For Formula E to be an effective messenger, however, “We know we have to be great sport,” said its chief strategy and business development officer, Hannah Brown. “For all of our partners, we have this platform that allows them to come and story-tell through that, and our responsibility is to make that platform as big and as powerful as possible so that those messages can be told on the broader stage.”
Prior to the 2021-22 season, Formula E revamped its qualifying process, effectively removing the handicap that prevented the best drivers from routinely claiming the top positions in the starting grid. This simplified its sporting narrative and made the standings less jumbled. “Sports needs stars,” Brown said. She noted that the circuit’s live viewing audience has doubled since its fifth season despite the challenges of aligning global time zones.
Formula E believes its sport needs consistent winners and ‘stars’ to create international interest.
While Audi, BMW and Mercedes recently have left the field of Formula E’s list of OEMs (original equipment manufacturer), Jaguar renewed its long-term commitment last summer—and Maserati announced its intention to join during the ninth season when Formula E’s third-generation car is unveiled. The new machine will produce 40 percent of its energy from regenerative braking, feature front and rear powertrains, be capable of 200 mph speeds and recycle carbon fiber taken from broken parts.
“We’re not focused on being leaders, but we’re focused on creating change,” said Envision Racing driver Nick Cassidy. Added his teammate, Robin Frijns, “We are showing the world that electric cars aren’t really boring like they were 10 years ago,” saying that there no longer is any sacrifice when opting for electric over gas-powered.
Other racing circuits are looking into similar paths. NASCAR president Steve Phelps said at last year’s SportTechie State of the Industry that “hybrid technology as the power plant is something that we’re exploring with our existing OEM partners,” emphasizing that the OEMs want “technology relevance.” New NASCAR COO Steve O’Donnell reiterated that interest last month, going so far as to say there is active exploration of an electric exhibition series.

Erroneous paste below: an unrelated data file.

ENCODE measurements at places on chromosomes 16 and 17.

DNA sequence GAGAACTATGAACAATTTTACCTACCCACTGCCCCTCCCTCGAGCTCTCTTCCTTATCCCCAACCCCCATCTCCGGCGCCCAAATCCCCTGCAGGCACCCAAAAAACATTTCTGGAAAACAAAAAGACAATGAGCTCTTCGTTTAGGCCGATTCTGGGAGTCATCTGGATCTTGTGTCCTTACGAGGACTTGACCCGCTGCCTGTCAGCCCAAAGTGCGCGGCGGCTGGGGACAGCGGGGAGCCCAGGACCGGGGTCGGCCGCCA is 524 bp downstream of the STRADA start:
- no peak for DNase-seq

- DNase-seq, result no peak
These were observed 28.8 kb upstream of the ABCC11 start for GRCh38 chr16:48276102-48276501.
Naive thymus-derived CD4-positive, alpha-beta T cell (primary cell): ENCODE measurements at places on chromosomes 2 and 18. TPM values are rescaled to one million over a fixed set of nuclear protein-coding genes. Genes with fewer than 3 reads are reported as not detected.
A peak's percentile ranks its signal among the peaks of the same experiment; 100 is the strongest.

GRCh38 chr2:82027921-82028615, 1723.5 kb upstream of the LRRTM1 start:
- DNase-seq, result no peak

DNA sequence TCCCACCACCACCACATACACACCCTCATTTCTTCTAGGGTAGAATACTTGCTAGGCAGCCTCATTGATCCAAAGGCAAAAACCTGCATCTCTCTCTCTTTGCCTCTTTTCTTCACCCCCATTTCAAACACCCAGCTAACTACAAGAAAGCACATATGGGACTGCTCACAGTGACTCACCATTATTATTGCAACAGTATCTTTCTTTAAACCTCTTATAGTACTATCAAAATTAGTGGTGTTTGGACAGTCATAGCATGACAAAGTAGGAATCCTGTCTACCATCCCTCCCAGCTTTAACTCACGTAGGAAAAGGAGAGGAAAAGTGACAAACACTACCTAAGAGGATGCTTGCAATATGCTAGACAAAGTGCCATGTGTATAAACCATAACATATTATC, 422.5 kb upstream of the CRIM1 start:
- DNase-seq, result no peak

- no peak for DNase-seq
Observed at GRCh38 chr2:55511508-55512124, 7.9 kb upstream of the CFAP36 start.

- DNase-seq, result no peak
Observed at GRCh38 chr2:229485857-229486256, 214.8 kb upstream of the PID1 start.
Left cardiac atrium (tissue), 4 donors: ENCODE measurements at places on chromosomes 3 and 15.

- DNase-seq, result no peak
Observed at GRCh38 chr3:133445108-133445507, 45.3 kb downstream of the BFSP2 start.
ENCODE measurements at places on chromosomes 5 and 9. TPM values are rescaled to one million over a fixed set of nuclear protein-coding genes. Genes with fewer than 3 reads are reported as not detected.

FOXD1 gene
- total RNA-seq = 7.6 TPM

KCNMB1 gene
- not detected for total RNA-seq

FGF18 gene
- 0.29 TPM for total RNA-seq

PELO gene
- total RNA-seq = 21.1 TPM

Let’s use the races [in areas affected by climate change] to showcase what’s happening in those places because a lot more people watch motorsport than nature documentaries.
– Alejandro Agag
Electric vehicle sales grew to 6.6 million in 2021, roughly 9% of the global market share and tripling its total in two years. Still, Brown noted that adoption is in the lower portion of the S-curve. Maybe the most important step Formula E has taken in proving the value of EVs was in 2019 when it partnered with Belgian company Umicore to recycle its batteries.
“It was very important for us to showcase that we could recycle the battery cells,’’ Pallé said. “If you go back eight years ago, it was in the general public perception still very much a barrier to the sustainability credentials of the electric vehicles themselves.
“I always give this as an example, because I find it mind blowing: Umicore is the second–biggest gold producer in Europe, but they don’t have a mine. It shows how effective the recycling process is.”
Jaguar Racing renewed its long-term commitment to Formula E last summer.
Thus, these racing circuits are arguably the most important vehicle—literally—to driving further acceptance of EVs in the consumer market. Brown described the net-zero carbon goal as “table stakes” for credibility and predicted that, one day, the world will reflect on electric versus gas engines as the same type of anachronism as non-smoking versus smoking sections of restaurants.
“I’m pushing the envelope on reliability, on performance, on safety, with the idea of selling cars,” said McLaren Extreme E driver Tanner Foust. “That’s what keeps the motorsport world going around, and the idea is, if you can get over the hurdles where people don’t buy EV cars and prove that they can handle the most extreme environments in the world, a lot of their objections go away when they’re just driving on the street.”